A recent article on nature.com discussed “brainwave therapy”. Non-invasive procedures to tune brain oscillations that could in future be an effective alternative to drugs for conditions such as visual snow.
Neuronal Oscillations And Neurological Conditions
There is increasing evidence and understanding about neuronal oscillations for their role in neurological conditions.
- Bipolar disorder
- Neuropathic pain
- Parkinson’s disease
- Tourette syndrome
Weakened gamma oscillations have also recently been observed in a patient with visual snow. It is suspected that these may critically contribute to the pathophysiology of the condition.
Some of the same techniques used to explore neuronal oscillations and understand these conditions are also helping to advance “brainwave therapy” as a treatment approach for complex neurological disorders.
Neurofeedback (EEG Biofeedback)
Biofeedback is when bodily responses are measured to give feedback and allow you to start to control those functions better – e.g. muscle tension. Neurofeedback is the brain equivalent.
It involves brainwaves being measured via electrodes and an electroencephalogram (EEG). This identifies how the brainwaves change in response to certain stimuli. Signals can then be introduced (usually in sound/video form) that help promote positive brainwave activity and discourage negative brainwave activity.
Neurofeedback is effectively intended to teach you to control your brainwaves. It has been used to treat various conditions, including a few that are sometimes comorbid with visual snow: ADHD, anxiety, depression.
Here the change in brain wave activity is itself intended to produce a physiological change. Neuroplastic changes have indeed been observed following neurofeedback. But because it relies on neuroplasticity, issues are that neurofeedback both takes time to take effect and that the effects can wear off with time. Further underlying biological causes are not necessarily being addressed.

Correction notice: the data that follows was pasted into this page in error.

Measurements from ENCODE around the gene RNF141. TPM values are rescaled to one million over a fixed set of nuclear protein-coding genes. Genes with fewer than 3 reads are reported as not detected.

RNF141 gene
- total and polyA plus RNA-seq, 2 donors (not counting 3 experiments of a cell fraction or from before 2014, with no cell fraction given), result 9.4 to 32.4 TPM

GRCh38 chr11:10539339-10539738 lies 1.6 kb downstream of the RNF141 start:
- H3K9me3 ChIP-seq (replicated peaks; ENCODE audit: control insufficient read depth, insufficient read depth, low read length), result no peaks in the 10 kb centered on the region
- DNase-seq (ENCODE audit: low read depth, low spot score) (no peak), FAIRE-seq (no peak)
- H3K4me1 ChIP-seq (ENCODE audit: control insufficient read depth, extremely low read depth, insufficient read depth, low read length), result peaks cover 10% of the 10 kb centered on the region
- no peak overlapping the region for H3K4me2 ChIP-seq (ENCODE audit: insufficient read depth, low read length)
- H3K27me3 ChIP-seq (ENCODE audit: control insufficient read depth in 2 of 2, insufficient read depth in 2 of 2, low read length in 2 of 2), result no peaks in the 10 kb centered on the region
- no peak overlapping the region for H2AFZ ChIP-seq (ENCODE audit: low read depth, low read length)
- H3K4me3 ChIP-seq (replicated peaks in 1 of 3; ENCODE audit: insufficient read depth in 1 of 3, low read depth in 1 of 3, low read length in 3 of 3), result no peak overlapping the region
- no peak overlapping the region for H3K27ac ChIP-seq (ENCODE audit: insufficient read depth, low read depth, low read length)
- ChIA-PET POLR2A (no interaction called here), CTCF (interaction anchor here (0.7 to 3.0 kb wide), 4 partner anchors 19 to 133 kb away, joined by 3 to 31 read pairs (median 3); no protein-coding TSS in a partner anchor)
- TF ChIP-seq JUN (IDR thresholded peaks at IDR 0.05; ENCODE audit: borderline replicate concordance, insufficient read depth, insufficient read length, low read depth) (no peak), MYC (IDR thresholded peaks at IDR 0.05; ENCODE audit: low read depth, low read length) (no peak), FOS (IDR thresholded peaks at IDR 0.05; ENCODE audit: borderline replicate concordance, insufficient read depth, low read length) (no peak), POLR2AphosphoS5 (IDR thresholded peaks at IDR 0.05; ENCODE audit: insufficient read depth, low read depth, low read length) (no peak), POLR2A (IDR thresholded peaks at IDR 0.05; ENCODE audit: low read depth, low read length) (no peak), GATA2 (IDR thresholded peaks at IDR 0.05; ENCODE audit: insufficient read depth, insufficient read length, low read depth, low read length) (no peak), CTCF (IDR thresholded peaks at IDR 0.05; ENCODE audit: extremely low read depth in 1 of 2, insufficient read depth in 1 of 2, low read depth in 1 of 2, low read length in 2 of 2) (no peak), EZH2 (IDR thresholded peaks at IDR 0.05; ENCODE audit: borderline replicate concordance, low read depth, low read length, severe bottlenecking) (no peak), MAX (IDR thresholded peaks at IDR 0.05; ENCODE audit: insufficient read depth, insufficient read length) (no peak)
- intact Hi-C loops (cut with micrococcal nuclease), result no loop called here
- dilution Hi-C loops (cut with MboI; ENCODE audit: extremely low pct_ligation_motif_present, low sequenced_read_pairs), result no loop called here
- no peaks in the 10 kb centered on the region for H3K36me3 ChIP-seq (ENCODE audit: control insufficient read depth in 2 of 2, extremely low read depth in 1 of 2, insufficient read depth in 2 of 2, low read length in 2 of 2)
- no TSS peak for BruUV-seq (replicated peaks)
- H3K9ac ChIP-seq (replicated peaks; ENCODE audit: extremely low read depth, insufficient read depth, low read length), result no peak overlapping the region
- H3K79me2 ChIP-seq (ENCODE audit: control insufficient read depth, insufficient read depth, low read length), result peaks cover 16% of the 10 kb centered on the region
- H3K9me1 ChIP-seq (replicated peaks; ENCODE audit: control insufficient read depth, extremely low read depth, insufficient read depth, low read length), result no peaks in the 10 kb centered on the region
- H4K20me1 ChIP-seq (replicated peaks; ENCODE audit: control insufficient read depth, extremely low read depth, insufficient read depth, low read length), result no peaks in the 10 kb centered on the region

What Does A Neurofeedback Session Look Like
Optogenetics combines optics and genetics and in contrast to neurofeedback is a biological technique. Genetically engineered proteins that react to light are used to allow individual neurons to be controlled and monitored. Optogenetics is being used to advance our understanding of brain function and visual perception. It is also helping to develop light-based therapy.
In 2009 a study using optogenetics found that light pulses could be used to drive gamma oscillations in a mouse brain. A 2016 study with some of the same research team demonstrated that stimulating gamma brainwaves with light flicker could actually change gene expression in mice with Alzheimer’s and affect cellular metabolism. Alzheimer’s being a condition where there is weakened gamma wave activity. The researchers in that study found a 67% reduction of plaques formed from the amyloid-β peptide in the visual cortex, along with a reduction in tau proteins – two hallmarks of the Alzheimer’s.
A limitation for such treatment applications (perhaps less so potentially for visual snow) is that they are effective at the visual cortex. To reliably target regions beyond the visual cortex, methods such as transcranial electrical stimulation are being explored.
Light-Based Therapy For Alzheimer’s Disease
Transcranial electrical stimulation
Refers to the non-invasive application of electrical currents to the brain via electrodes. The application of current can be modified e.g. amplitude or repetition frequency, this can help target different brain-regions and create specific outcomes.
One relevant example is Transcranial alternating current stimulation (TACS). Among other things TACS may be able to modulate the excitability of the visual cortex.